> Wildcard: Marinas. Someone may be able to intercept a few bigger fish that have moved up ahead of schedule.
Here’s a closer look at how Travis lays out, courtesy of the Navionics Web App:
Rivers Will Loom Large
Whited said if he were competing this week, he’d start in one of the rivers and target drains and long, drawn-out points before working his way back to the main lake where he’d focus on specific docks that sit on or near ledges.
“Docks on ledges are a big deal there,” he said. “If you have a dock that’s over 15 to 18 (feet) near where it drops to 60, that’d be one I’d pay attention to. There are some docks on the lake that will give up 3-pounders if you can find them.”
His recent tournament experience at Travis clued him in that the Colorado River arm is worth checking out.
“The last two tournaments I’ve fished there, we had a lot of moving water coming down and those fish moved up the rivers,” he said. “Whomever goes up the river and figures ‘em out could win. The wolf packs up there seem to be bigger. The fish are weighing bigger up the river.”
Cody Meyer had a difficult time generating consistent bites from keeper-quality fish in practice.
He favors the Colorado over the Pedernales simply because it’s a big bigger stretch of water.
“During the drought, the Pedernales almost dried up to the split,” he said. “It grew hundreds of acres of willows so there’s so much stuff in the water up there now.”
That seems to be the case all around the lake as there are bushes from the bank seemingly out to 40 feet.
About That Time
With mostly stable and warm weather around the Austin area over the past 10 days and a full moon on Feb. 10, Whited believes a few fish have already started to move into staging areas or are already scoping out spawning habitat. He thinks competitors will do well to check main-lake pockets in search of pre-spawn fish or even females that are already locked down.
“Right now, every pattern has been working,” Whited added. “The most consistent depths have been in the 18- to 25-foot range. That’s where we caught some good, quality 3- to 4-pounders. Coming off that new moon, 8 to 15 feet might be key. If that’s the case, they’ll be so much easier to catch.”
Some competitors feel it’s premature to say this could turn into a spawning derby before the weekend’s out due to the chilly conditions in practice. They acknowledge the water temperature and other factors are lining up for fish to start heading to the bank, but they also feel it’s a couple weeks early.
“There will be people catching them in the big marinas,” Whited predicted. “There are some wolfpacks moving in there. The most consistent bags will be up the river, though. The numbers are just phenomenal all over the lake.”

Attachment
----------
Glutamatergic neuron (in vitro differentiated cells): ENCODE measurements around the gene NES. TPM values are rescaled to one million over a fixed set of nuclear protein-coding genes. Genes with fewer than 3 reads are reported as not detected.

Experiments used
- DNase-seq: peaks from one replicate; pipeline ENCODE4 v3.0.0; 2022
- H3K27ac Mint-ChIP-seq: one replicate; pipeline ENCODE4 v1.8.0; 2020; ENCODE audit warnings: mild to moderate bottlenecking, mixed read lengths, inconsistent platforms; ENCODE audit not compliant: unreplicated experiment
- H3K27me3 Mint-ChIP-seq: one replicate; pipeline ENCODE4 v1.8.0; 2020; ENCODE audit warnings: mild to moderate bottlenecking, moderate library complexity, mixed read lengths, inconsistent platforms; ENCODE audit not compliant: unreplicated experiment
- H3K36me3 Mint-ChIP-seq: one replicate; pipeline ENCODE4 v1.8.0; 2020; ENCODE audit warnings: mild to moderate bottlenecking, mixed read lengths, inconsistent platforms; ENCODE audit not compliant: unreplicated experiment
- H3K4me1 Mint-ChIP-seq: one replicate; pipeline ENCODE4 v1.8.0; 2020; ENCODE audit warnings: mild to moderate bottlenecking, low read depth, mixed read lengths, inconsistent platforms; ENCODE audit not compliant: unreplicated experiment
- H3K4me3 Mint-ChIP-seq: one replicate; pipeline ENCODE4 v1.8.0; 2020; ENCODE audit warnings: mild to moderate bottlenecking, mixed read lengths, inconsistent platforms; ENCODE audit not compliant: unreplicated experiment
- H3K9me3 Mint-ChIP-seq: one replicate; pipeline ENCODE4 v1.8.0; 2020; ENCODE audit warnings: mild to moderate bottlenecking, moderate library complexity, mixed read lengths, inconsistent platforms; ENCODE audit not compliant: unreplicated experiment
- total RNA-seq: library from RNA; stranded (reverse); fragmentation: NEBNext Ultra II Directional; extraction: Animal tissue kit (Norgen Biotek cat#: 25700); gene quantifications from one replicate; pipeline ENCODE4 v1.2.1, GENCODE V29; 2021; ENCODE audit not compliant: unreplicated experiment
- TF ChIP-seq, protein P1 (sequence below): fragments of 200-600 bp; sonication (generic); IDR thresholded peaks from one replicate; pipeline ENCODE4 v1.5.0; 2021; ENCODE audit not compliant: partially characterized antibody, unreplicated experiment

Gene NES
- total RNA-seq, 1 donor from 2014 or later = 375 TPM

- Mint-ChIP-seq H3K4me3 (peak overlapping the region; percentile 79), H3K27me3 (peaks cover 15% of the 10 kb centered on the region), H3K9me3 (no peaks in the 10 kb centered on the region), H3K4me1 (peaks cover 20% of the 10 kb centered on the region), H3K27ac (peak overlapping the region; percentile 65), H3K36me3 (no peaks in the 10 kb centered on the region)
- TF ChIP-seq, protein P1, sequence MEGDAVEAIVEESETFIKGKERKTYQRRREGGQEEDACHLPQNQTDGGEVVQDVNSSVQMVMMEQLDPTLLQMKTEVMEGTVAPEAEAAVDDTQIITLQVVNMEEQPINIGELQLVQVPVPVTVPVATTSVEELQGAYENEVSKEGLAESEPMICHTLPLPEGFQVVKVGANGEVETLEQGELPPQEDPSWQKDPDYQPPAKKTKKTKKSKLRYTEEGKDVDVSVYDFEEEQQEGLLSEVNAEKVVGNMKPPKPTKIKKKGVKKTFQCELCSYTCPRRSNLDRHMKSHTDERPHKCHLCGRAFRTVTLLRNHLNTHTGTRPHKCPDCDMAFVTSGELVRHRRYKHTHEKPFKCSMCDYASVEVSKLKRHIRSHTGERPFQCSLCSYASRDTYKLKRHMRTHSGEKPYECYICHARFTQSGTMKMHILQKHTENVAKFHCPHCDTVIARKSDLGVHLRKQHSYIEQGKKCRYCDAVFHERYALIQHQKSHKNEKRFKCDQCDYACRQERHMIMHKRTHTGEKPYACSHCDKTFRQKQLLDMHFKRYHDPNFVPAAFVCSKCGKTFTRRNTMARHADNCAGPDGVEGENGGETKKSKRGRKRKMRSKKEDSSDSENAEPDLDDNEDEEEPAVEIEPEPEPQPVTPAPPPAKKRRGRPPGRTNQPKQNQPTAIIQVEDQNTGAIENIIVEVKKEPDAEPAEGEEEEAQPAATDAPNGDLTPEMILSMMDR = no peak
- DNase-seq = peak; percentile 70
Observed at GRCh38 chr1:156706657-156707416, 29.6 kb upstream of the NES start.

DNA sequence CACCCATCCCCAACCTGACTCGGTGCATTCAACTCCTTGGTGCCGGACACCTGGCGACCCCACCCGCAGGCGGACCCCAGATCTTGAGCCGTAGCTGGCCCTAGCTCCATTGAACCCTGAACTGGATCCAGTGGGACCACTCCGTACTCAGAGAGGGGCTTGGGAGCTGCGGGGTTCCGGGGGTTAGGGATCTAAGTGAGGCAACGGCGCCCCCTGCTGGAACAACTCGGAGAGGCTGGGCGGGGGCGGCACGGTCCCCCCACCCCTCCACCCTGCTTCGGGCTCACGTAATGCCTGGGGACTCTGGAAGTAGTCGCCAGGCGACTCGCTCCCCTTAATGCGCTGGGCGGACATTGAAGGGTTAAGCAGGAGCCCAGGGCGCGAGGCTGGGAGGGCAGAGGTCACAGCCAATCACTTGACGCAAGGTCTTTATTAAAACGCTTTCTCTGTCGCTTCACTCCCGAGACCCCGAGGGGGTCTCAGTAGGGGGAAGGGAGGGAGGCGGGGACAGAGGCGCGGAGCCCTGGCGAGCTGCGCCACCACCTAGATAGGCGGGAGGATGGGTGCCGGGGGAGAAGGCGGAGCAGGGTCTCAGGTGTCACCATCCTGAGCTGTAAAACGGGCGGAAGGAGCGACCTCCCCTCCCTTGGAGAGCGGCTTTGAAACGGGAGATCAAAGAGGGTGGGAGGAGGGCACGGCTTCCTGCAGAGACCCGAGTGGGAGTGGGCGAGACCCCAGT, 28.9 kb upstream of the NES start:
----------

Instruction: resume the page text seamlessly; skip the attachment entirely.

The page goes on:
The ‘Guad’ Factor
While Travis has its share of chunky largemouth, it’s also full of Guadalupe bass, the state fish of Texas, and anglers who target either river should run into their fair share of them since they prefer to live in or near moving water.
“They usually spawn earlier (than largemouth) and they’re rock-related, much like a smallmouth,” Whited said.
Those who struggle to string together five keeper largemouth might have to fill out their bags with 12-inch Guadalupes.
“At the Bass Champs, one guy had a 10-pound bag of Guads,” Whited said. “A 2- to 2 1/4-pounder is a good one here. They’re really aggressive this time of year.”
Notes from the Field
Following are practice notes from a few of the anglers who'll be competing this week.
“(Travis) is similar to some other south Texas lakes. It was really low and now it’s full. I can’t say it’s on the comeback, but it’s got a lot of fish in it. That’s somewhat of an issue this week because you’re going to pull a lot, but you’re also going to let go a lot because it’s hard to get a 14-incher.
“I’m going to fish the mid-section of the lake. Clarity-wise, it’s fairly the same throughout. We had some rain Monday night so I’m not sure how it’ll impact the upper reaches of the rivers. I didn’t see any mud, but it sure was windy (Tuesday).
“I’m optimistic. I had no problems getting bites. I’m on the fence whether I’ll spend more time deeper or shallow. I’ll let day 1 give me that read. I practiced both ways. You want to be where the fish are coming to, but you can also get behind them or you can get ahead of them. That’s all part of finding that happy medium.”
“The lake’s in a bad spot. With the lake being up 40 feet, there are miles and miles of cover and it runs out deep so the fish are scattered. It’s hard to get a good game plan together. I know what I like to do and I can a get few bites doing it, but it’s been hard to get keeper bites. I’m going to stay on the lake portion. I’m not a river rat so I don’t plan on making a big run. That’s not my style. I will fish my comfort zone and give myself the best chance to get a limit and maybe a big one each day.
“You can catch 20 or 30 a day if you want, but to get a keeper it’s difficult. You could catch five non-keepers and then catch a 4-pounder. You just have to fish the way you like to fish best, whether it’s cranking, spinnerbaits, fishing structure. Go with your gut and fish your strong suit.
“Travis is full of bass. It probably has a better bass population than any place I’ve fished in a long time. They’re everywhere from shallow to mid-depths and out deep. It’s just like a lake with hydrilla and grass. There’s so much cover in it and if they get plenty of food, this lake will be on fire soon.”